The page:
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Event-driven Programming

Most of the firmware uses this type of programming, it works by calling events each time some event occurs on some module or tag.

For example, you can set up an event that will be called each time that something happens on a Button Module and in this event handler, you can check specifically what happened and then do some action based on this.


This type of programming the firmware slightly differs from the one described in Task Scheduler chapter. Although the events are sometimes planned by the scheduler.

Example of Event-Driven Programming

You need to set the event handler, which is a specific function that will be called when some event occurs.

The functions must have a specific signature for every module and tag, you can see them in the examples on GitHub or in the [How To: chapters] in this section.


In the first example, there is a function called every time some event occurs on a Button Module.

The Button Module is specific because you don't have to set the update interval like with most modules. After all, the button can be pressed at any time.

Button Event Handler Code Example

#include <application.h>// This function dispatches button eventsvoid button_event_handler(twr_button_t *self, twr_button_event_t event, void *event_param){    if (event == TWR_BUTTON_EVENT_CLICK)    {        // Pulse LED for 100 milliseconds        twr_led_pulse(&led, 100);        // Increment press count        button_click_count++;        twr_log_info("APP: Publish button press count = %u", button_click_count);        // Publish button message on radio        twr_radio_pub_push_button(&button_click_count);    }    else if (event == TWR_BUTTON_EVENT_HOLD)    {        // Pulse LED for 250 milliseconds        twr_led_pulse(&led, 250);        // Increment hold count        button_hold_count++;        twr_log_info("APP: Publish button hold count = %u", button_hold_count);        // Publish message on radio        twr_radio_pub_event_count(TWR_RADIO_PUB_EVENT_HOLD_BUTTON, &button_hold_count);    }}// Button instancetwr_button_t button;void application_init(void){    // Initialize button    twr_button_init(&button, TWR_GPIO_BUTTON, TWR_GPIO_PULL_DOWN, false);    twr_button_set_event_handler(&button, button_event_handler, NULL);}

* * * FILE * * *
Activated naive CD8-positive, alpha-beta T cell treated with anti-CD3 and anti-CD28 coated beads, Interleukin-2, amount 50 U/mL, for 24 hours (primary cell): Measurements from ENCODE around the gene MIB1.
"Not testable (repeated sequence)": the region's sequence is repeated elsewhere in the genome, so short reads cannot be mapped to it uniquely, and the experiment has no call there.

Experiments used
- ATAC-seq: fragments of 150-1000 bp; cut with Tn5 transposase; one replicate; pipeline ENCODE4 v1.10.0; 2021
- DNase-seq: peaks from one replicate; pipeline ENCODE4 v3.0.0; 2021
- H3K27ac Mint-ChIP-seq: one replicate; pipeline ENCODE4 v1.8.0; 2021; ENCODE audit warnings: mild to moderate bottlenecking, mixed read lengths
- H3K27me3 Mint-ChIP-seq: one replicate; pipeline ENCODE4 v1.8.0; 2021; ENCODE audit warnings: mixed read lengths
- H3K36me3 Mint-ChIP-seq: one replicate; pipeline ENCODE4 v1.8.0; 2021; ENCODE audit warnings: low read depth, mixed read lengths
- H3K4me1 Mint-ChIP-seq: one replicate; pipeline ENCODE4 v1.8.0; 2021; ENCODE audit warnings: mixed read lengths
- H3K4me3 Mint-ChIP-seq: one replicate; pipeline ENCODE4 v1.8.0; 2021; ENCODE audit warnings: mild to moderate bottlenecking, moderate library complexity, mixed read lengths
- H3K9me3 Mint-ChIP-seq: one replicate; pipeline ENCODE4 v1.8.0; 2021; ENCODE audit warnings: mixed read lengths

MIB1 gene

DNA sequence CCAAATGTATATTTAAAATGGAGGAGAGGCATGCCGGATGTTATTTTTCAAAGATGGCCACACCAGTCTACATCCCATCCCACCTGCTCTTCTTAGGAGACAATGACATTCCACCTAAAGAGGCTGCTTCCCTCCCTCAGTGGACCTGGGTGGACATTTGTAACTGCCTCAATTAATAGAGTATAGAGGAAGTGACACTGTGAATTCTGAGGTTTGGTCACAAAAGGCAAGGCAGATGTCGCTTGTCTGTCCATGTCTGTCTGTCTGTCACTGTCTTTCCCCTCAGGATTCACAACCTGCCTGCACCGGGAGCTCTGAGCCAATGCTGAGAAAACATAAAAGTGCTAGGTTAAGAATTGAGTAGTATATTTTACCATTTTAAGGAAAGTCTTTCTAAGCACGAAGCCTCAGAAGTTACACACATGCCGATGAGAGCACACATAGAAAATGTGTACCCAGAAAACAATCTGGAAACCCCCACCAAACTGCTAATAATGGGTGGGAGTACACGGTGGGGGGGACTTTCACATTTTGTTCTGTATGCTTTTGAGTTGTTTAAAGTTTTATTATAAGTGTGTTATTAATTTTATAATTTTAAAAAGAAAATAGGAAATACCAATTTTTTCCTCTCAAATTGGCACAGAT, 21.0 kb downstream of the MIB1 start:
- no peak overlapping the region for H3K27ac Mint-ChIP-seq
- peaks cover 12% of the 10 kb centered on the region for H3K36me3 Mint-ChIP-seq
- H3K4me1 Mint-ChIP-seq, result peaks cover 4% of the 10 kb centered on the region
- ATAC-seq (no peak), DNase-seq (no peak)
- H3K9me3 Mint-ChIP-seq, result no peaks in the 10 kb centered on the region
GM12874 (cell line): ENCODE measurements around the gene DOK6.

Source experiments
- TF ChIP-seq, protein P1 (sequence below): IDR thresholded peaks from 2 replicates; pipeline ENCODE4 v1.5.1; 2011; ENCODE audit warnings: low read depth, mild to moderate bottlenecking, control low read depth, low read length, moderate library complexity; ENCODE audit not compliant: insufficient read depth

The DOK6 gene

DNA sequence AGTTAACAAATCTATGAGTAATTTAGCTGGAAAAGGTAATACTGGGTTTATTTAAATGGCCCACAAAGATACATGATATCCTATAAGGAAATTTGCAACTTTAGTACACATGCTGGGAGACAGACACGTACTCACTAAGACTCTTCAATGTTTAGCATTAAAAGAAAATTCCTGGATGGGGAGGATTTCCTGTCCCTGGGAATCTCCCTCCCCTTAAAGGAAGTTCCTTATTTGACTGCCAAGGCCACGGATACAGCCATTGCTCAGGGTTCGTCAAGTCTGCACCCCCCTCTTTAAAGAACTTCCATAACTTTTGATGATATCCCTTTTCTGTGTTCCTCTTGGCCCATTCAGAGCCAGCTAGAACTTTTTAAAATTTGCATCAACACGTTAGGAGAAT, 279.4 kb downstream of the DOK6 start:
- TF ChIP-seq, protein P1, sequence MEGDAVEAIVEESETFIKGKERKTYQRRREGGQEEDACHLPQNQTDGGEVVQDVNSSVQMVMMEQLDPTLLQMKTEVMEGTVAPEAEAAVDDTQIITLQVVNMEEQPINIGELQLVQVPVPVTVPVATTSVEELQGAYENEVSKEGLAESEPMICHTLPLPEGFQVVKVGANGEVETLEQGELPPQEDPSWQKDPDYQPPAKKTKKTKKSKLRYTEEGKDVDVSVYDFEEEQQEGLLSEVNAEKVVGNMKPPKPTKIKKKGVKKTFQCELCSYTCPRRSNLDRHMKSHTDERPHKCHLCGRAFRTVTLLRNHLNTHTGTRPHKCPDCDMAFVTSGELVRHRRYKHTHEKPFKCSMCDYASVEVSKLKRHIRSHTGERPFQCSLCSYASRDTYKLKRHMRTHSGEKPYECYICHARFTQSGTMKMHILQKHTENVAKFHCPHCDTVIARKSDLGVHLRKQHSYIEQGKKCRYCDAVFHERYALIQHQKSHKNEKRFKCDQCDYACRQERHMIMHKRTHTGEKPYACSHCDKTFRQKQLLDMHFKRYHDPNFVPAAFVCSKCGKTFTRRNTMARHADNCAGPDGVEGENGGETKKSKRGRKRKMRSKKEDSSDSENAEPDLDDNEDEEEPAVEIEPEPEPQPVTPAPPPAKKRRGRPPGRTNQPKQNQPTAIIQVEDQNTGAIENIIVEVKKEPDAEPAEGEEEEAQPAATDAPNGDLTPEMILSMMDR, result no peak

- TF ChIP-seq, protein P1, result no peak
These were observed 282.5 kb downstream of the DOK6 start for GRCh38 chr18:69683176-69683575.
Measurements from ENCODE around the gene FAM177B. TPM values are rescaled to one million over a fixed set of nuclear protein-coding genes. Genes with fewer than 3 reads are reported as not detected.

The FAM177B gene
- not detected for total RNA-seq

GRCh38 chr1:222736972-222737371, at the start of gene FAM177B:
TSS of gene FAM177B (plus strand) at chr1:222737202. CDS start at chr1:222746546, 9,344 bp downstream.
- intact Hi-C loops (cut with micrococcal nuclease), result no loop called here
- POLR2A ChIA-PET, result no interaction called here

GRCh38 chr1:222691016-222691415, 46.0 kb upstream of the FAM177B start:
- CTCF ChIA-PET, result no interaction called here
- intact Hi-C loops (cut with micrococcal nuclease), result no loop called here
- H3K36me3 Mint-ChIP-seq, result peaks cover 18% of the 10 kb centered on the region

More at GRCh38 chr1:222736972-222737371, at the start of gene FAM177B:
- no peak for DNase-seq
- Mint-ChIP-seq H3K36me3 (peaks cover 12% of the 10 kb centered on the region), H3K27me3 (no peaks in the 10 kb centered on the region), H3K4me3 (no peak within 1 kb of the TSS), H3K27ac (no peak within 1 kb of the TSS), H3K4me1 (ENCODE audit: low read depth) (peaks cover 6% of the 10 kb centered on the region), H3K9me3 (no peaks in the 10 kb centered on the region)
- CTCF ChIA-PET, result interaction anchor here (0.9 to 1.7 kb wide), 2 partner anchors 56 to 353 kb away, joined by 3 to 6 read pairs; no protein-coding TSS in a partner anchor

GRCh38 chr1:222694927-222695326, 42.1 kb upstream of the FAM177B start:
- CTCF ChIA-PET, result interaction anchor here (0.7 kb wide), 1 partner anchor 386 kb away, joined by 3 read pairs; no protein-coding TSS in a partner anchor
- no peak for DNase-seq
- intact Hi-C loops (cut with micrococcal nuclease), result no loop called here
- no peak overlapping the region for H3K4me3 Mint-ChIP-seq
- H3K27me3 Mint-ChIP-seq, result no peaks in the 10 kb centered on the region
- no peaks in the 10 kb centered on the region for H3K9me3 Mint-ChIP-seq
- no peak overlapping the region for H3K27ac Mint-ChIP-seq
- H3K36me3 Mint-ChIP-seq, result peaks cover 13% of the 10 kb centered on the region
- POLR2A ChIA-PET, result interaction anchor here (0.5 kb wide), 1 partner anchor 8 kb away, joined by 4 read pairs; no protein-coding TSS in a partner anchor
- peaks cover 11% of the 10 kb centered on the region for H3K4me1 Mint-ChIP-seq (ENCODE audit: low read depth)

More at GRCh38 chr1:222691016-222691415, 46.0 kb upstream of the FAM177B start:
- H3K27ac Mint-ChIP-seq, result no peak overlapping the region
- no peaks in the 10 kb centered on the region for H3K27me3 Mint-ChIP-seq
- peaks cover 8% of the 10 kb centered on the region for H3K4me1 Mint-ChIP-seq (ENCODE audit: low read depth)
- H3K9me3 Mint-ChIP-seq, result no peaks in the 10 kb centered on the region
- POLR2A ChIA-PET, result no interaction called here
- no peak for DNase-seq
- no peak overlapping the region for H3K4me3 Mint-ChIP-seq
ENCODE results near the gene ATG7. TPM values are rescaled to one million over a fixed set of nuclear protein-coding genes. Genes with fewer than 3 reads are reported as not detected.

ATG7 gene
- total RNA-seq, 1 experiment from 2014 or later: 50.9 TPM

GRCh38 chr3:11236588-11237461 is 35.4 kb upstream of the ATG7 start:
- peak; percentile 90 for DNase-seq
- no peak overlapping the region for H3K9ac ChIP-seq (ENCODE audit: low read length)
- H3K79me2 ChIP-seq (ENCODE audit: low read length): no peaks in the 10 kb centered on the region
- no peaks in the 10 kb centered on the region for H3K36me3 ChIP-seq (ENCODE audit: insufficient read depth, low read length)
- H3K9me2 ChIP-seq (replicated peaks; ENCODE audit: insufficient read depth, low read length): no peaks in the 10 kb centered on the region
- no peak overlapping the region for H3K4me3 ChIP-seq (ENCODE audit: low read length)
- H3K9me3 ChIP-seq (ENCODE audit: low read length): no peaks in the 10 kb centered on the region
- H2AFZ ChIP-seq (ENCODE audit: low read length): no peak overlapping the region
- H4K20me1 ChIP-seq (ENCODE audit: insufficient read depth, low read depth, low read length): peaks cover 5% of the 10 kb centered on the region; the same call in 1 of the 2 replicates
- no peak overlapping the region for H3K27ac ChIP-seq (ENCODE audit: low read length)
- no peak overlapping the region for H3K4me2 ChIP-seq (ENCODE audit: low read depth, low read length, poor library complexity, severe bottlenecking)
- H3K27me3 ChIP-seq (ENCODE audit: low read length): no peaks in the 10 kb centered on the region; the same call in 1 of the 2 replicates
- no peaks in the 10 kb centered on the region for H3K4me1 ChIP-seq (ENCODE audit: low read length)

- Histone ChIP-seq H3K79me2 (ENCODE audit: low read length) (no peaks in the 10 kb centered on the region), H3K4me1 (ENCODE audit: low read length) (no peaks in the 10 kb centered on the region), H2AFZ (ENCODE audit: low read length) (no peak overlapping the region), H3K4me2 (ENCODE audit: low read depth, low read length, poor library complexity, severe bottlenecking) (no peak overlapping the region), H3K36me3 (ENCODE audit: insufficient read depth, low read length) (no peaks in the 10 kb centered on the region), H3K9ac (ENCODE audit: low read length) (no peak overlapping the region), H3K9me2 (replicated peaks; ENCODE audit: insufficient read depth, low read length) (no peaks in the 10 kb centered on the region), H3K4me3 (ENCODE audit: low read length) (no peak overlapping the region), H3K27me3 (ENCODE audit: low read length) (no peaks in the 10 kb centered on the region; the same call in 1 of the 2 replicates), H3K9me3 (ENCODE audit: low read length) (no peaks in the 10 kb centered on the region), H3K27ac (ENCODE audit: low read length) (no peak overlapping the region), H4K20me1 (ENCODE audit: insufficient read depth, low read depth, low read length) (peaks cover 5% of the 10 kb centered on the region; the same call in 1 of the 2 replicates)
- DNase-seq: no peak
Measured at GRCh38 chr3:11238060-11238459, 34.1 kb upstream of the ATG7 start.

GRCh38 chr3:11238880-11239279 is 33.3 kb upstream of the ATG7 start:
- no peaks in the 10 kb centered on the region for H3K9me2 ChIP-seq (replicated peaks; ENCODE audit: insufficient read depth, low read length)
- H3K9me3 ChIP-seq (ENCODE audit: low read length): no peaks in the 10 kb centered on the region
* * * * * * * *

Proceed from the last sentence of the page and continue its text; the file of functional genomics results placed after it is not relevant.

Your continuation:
In the second example, there is a function called every time an update occurs on the Temperature Sensor integrated into Core Module. The update interval is set for 5 seconds (5 * 1000 milliseconds).

Contrary to the previous example you have to set the update interval as well as the event handler, this interval will make it so the event handler will be called periodically.

Temperature Sensor Event Handler Code Example

#include <application.h>#define TMP112_UPDATE_INTERVAL (5 * 1000)void tmp112_event_handler(twr_tmp112_t *self, twr_tmp112_event_t event, void *event_param){    float value;    if (event != TWR_TMP112_EVENT_ERROR)    {        return;    }    else if(event == TWR_TMP112_EVENT_UPDATE)    {        if (twr_tmp112_get_temperature_celsius(self, &value))        {            twr_radio_pub_temperature(TWR_RADIO_PUB_CHANNEL_R1_I2C0_ADDRESS_ALTERNATE, &value);        }    }}void application_init(void){    // Initialize TMP112    twr_tmp112_init(&temperature, TWR_I2C_I2C0, 0x49);    twr_tmp112_set_event_handler(&temperature, tmp112_event_handler, &temperature_event_param);    twr_tmp112_set_update_interval(&temperature, TMP112_UPDATE_INTERVAL);}